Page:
The women of The Fantastic Grandmas have chosen to spend their retirement diving into the ocean to photograph venomous snakes.
The volunteer research group swims up to 1.5 miles 5 days a week in Baie des Citrons, New Caledonia, a French territory 1,000 miles off the coast of Australia.
Since their expeditions began in 2017, The Fantastic Grandmas have documented more than 260 species of snakes.
Prior to the Grandmas’ involvement, researchers Dr. Claire Goiran from the University of New Caledonia and Professor Rick Shine from Australia’s Macquarie University had sorely underestimated the population of greater sea snakes in the bay.
“We know very little about sea snakes,” Dr. Shine said. “Almost everything we know about them comes from ones that were accidentally caught in fishing nets.”
The first grandma to begin snorkeling to contribute to their research was a friend from Dr. Goiran’s diving club, Aline Guémas, 61.
Dr. Goiran told Great Big Story, “It was Aline who suggested taking these photos [of sea snakes] for me.”
Guémas joined Dr. Goiran on weekly snorkel surveys photographing sea snakes and recording their location. Then Guémas invited a neighbor to come help out.
Dr. Goiran recalls, “They asked another friend and another friend, without really doing it on purpose. I found myself with this team of seven grandmothers who do some really extraordinary work.”
The grandmothers meet at the beach at 7:45 AM each morning where they assemble their diving gear and cameras. Then they get in the water and get to work.
“The first time I saw a snake in the sea I was very scared,” one of the women, Monique Maziére, 70, admits.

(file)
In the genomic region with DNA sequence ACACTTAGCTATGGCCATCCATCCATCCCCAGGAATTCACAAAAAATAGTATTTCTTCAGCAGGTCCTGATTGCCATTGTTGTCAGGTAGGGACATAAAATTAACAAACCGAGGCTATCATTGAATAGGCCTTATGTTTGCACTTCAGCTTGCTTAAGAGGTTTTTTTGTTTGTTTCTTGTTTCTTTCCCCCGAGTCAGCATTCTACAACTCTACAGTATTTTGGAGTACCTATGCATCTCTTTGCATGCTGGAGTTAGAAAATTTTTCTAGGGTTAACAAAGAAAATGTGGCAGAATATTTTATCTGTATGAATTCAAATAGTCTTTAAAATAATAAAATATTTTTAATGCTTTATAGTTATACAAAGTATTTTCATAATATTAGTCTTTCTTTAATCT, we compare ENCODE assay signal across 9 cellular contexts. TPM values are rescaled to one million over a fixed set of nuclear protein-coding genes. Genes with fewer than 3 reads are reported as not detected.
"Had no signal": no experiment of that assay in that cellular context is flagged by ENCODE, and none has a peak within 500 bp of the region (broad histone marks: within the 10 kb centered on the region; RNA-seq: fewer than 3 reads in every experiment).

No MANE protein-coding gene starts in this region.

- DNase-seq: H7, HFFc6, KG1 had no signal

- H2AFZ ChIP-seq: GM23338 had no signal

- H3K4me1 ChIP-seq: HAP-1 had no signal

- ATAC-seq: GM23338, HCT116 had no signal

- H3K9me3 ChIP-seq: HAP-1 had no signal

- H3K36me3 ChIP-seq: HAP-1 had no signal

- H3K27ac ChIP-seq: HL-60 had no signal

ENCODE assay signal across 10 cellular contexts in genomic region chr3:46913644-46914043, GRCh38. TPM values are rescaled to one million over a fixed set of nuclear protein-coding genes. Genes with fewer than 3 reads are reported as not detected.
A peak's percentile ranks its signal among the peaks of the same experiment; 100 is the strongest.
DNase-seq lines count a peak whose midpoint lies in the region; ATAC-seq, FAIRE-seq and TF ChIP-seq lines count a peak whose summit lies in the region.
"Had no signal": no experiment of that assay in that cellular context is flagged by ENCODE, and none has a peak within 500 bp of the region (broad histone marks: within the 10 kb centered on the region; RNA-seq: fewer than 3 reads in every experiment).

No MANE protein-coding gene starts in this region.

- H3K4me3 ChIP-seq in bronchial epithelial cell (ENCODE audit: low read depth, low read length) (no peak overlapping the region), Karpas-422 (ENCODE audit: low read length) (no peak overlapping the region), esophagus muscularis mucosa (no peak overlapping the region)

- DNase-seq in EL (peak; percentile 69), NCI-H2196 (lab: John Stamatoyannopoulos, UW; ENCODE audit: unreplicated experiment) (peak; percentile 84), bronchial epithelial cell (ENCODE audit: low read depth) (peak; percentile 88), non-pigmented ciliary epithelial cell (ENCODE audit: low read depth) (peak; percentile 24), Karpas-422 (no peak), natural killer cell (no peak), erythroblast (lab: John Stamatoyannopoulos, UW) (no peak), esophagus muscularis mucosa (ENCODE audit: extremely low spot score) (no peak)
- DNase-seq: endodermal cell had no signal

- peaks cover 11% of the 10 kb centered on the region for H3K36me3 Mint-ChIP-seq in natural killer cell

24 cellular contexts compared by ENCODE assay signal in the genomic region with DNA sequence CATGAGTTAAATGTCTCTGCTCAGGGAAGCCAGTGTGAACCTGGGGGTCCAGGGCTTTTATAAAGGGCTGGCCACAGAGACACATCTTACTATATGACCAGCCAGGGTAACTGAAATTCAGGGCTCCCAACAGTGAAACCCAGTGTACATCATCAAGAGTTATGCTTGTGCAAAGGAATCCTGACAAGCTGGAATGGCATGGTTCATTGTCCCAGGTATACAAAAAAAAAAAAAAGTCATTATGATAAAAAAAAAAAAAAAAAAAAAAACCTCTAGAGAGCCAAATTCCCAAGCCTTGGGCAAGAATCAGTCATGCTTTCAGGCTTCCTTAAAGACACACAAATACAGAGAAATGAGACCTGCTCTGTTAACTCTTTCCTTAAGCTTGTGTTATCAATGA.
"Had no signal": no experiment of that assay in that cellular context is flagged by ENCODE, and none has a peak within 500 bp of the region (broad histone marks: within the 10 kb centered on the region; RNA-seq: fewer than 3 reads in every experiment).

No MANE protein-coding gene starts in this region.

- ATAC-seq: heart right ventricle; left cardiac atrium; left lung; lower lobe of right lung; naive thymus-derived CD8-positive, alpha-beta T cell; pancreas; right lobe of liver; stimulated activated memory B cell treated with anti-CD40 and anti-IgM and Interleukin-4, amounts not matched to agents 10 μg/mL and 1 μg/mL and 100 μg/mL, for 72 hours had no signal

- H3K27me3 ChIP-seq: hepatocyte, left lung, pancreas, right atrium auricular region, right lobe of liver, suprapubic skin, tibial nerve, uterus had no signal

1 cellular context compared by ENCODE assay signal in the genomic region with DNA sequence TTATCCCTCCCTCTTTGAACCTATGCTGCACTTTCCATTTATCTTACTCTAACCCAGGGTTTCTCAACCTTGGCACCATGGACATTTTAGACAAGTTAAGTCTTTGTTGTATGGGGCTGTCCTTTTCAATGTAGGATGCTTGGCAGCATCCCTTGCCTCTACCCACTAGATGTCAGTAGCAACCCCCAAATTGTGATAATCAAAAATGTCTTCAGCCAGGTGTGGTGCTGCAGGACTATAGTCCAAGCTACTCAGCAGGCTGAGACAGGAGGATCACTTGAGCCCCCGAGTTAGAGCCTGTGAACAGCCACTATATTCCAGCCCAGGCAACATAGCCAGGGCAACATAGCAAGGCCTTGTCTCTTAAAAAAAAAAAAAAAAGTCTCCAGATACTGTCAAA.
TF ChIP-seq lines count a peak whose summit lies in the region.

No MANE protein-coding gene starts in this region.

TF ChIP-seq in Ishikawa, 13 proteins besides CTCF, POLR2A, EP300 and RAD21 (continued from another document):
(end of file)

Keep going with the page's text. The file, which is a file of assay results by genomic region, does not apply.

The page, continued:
The coral sea, where they conduct their research is home to over 9,300 marine species including the greater sea snake. The greater sea snake can reach up to five feet in length and is capable of killing a human with a single bite.
“Claire got us to feel comfortable enough to take photos of the snakes; she taught us how to approach them,” Maziére explains, “If we see them coming towards us, Claire taught us not to move, to stay still. They don’t attack, they’re every curious, they really let us photograph them.”
Data and information collected by the women has led to conclusions that the greater sea snakes may play an integral role in the functioning of their ecosystem.
Dr. Goiran is proud and grateful for the work that has led to these insights. “I have been asked ‘Why do I work with grandmothers?'” To which Maziére responds, “And why not grandmothers!?”
“We could think grandmothers are only good for making jam or knitting, but not us. This is our sport.”
The women are honored to participate in research that helps people and pleased that their passions for photography and diving can be put to good use.
Like Dr. Goiran says of her team of volunteers, “…you should never underestimate grandmothers.”